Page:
Both deal partners and CEO-founder-entrepreneurs are highly action oriented, but generally, CEOs want to move faster and are less likely to ask for input and guidance before making a call. They are used to making quick decisions in order to capture opportunities and would rather be wrong and fail fast than overcomplicate issues. CEOs are generally comfortable in the gray areas, asking questions to think through new ideas and insights, whereas deal partners tend to be less contemplative and more practical and to value results over abstraction.
Again, the tension between dreaming big, pushing the boundaries of what is possible, and moving quickly to capture opportunities (the founder-entrepreneur mindset) and a more pragmatic, predictable approach that involves structure and focus (the deal-partner mindset) could make for a highly complementary partnership. However, without a full appreciation of these differences, they can be regular sources of tension and frustration.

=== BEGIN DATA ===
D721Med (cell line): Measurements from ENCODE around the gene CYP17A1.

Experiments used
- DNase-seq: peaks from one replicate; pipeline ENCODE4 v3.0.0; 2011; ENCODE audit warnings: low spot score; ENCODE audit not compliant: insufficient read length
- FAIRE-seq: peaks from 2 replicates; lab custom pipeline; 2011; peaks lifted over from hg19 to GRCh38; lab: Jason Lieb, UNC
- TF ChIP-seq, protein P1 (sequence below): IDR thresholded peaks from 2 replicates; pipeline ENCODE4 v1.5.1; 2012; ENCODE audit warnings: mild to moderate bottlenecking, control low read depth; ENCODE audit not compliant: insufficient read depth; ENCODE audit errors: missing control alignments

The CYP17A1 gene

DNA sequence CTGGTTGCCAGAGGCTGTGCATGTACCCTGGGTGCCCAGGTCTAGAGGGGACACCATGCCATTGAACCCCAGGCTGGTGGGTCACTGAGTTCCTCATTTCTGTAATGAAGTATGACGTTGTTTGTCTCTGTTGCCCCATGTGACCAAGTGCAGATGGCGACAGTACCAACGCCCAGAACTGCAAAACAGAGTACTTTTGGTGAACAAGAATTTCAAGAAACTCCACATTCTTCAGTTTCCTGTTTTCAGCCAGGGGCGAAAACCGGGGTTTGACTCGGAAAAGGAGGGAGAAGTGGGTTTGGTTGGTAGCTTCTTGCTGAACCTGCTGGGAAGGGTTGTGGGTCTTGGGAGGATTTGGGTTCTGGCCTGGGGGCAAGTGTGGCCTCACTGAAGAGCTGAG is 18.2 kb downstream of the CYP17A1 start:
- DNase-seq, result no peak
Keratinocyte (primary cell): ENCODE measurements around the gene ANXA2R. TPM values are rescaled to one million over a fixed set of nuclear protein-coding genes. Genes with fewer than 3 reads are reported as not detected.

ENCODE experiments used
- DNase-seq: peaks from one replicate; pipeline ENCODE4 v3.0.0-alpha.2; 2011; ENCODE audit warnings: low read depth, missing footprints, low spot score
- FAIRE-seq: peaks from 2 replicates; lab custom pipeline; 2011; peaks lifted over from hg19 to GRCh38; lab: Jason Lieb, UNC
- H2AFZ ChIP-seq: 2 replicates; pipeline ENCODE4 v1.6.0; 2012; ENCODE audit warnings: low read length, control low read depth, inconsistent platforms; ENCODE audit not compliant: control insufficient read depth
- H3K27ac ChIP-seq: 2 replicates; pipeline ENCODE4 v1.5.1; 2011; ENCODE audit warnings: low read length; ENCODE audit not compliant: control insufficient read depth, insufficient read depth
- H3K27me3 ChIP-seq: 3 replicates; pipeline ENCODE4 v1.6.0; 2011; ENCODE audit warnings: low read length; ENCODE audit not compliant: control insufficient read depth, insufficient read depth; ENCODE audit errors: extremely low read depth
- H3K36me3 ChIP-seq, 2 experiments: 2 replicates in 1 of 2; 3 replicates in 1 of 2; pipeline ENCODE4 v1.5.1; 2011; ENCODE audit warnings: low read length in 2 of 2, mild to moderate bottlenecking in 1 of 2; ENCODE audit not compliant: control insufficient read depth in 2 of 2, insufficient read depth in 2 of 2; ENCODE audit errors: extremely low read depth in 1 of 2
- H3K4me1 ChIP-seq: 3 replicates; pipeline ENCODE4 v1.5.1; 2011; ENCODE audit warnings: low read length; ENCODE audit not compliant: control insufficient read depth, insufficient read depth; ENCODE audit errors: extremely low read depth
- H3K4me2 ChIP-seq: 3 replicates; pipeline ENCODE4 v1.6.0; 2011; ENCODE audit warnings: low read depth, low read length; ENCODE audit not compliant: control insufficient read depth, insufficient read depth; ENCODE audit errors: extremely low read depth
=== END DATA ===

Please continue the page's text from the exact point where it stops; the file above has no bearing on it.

Overused Strengths and Derailers (HDS)
Under pressure and stress, deal partners and CEO-founder-entrepreneurs show some important differences in their leadership styles. At their best, CEOs can be experienced as charming, creative, and outgoing. At their worst, they can be seen as impractical, limit testing, and impulsive. Left unchecked, they risk launching too many initiatives without adequate follow-up to ensure execution or losing focus on what is important. In moments of stress, they tend to default to their own sense of confidence and risk undercommunicating to their stakeholders.